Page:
Bibliography


General Interest Sites


Chapter 1 Understanding LEGO Geometry


Chapter 2 Playing with Gears


Chapter 3 Controlling Motors


Chapter 4 Reading Sensors


Chapter 5 Building Strategies


Chapter 6 Programming the RCX


Chapter 7 Playing Sounds and Music


Chapter 8 Becoming Mobile


Chapter 9 Expanding Your Options with Kits and Creative Solutions


Chapter 10 Getting Pumped: Pneumatics


Chapter 11 Finding and Grabbing Objects


Chapter 12 Doing the Math


Chapter 13 Knowing Where You Are


Chapter 14 Classic Projects


Chapter 15 Building Robots That Walk


Chapter 16 Unconventional Vehicles


Chapter 17 Robotic Animals


Chapter 18 Replicating Renowned Droids


Chapter 19 Solving a Maze


Chapter 20 Board Games


Chapter 21 Playing Musical Instruments


Chapter 22 Electronic Games


Chapter 23 Drawing and Writing


Chapter 24 Simulating Flight


Chapter 25 Building Useful Stuff


Chapter 26 Racing Against Time


Chapter 27 Hand-to-Hand Combat


Chapter 28 Searching for Precision


Appendix B Matching Distances


Appendix C Note Frequencies


Appendix D Math Cheat Sheet


Sensors


Averages


Interpolation


Gears,Wheels, and Navigation


Index


Note: Product cover images may vary from those shown
3 of 4

Loading
LOADING...

4 of 4
Ferrari, Mario
Mario Ferrari received his first Lego box around 1964, when he was 4. Lego was his favorite toy for many years, until he thought he was too old to play with it. In 1998, the Lego Mindstorms RIS set gave him reason to again have Lego become his main addiction. Mario believes Lego is the closest thing to the perfect toy. He is Managing Director at EDIS, a leader in finishing and packaging solutions and promotional packaging. The advent of the MINDSTORMS product line represented for him the perfect opportunity to combine his interest in IT and robotics with his passion for LEGO bricks, which started during his early childhood. Mario has been a very active member of the online MINDSTORMS community from the beginning and has pushed LEGO robotics to its limits. Mario holds a bachelor's degree in Business Administration from the University of Turin and has always nourished a strong interest for physics, mathematics, and computer science. He is fluent in many programming languages and his background includes positions as an IT manager and as a project supervisor. Mario estimates he owns over 60,000 Lego pieces. Mario works in Modena, Italy, where he lives with his wife Anna and his children Sebastiano and Camilla.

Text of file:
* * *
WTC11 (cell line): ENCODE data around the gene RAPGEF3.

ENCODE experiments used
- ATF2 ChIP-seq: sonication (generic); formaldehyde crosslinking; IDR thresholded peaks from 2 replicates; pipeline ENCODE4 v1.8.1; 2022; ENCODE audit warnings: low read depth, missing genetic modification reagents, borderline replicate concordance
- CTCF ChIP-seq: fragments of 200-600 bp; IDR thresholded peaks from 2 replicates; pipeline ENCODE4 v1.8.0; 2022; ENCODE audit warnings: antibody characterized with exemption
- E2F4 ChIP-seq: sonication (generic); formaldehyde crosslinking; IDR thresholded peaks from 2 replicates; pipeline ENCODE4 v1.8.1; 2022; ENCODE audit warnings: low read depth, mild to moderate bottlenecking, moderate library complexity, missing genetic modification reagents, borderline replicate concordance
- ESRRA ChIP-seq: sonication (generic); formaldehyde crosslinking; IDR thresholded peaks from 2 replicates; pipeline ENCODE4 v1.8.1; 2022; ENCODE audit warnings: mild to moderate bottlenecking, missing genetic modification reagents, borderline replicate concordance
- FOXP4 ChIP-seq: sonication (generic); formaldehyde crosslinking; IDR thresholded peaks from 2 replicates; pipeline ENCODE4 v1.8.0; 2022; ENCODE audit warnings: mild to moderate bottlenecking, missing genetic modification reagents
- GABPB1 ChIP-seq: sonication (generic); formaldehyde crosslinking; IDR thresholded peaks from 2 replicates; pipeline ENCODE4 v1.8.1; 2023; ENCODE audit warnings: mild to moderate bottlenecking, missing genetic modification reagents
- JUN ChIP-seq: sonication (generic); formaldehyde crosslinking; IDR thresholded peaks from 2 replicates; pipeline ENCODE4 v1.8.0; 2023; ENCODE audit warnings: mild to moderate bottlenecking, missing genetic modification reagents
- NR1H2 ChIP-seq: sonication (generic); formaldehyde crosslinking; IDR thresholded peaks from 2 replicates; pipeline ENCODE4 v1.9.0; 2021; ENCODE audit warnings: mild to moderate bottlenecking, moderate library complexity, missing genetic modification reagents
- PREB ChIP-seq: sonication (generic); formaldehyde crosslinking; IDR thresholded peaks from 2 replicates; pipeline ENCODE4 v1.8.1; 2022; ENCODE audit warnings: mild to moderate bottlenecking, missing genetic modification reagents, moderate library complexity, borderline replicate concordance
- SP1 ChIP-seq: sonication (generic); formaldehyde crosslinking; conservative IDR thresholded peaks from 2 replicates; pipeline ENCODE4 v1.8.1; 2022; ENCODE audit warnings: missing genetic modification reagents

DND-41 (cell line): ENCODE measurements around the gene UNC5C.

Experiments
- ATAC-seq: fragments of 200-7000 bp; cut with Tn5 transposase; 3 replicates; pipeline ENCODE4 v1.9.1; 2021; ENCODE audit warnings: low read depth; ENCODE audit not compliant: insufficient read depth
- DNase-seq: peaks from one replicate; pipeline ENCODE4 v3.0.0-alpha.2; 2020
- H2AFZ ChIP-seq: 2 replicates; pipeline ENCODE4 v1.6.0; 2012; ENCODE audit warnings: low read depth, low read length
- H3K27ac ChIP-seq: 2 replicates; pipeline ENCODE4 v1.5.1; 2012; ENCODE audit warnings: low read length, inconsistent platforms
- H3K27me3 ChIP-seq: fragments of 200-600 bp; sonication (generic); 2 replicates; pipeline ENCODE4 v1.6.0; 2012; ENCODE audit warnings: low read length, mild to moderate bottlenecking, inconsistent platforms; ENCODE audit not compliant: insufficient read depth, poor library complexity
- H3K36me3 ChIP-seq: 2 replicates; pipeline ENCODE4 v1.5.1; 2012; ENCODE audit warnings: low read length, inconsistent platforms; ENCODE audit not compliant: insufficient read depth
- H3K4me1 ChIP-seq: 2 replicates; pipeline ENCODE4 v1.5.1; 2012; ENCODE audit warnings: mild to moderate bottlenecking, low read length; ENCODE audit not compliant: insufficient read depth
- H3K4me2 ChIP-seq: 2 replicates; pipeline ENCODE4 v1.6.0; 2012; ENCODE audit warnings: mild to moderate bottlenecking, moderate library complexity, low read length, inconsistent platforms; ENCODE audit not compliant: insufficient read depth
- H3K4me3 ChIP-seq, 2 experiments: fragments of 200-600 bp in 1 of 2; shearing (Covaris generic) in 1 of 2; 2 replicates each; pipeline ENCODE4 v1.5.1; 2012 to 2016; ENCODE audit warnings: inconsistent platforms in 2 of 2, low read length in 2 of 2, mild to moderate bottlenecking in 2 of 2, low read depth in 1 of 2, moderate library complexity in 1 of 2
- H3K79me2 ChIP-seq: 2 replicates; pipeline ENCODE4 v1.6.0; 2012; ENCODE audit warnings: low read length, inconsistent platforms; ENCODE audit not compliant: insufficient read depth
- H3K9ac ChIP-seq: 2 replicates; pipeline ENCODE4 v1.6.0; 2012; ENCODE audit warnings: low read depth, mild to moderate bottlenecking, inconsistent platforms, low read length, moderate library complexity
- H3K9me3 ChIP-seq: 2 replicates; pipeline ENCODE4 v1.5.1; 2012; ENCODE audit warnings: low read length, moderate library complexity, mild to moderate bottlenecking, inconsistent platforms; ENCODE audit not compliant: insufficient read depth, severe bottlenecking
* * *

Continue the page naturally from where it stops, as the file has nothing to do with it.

Ferrari, Guilio
Giulio Ferrari is a student in Economics at the University of Modena and Reggio Emilia, where he also studied Engineering. He is fond of computers and has developed utilities, entertainment software, and Web applications for several companies. Giulio discovered robotics in 1998, with the arrival of MINDSTORMS, and held an important place in the creation of the Italian LEGO community. He shares a love for LEGO bricks with his oldest brother Mario, and a strong curiosity for the physical and mathematical sciences. Giulio also has a collection of 1200 dice, including odd-faced dice and game dice. He studies, works, and lives in Modena, Italy.
Note: Product cover images may vary from those shown
5 of 4
Note: Product cover images may vary from those shown
Adroll
adroll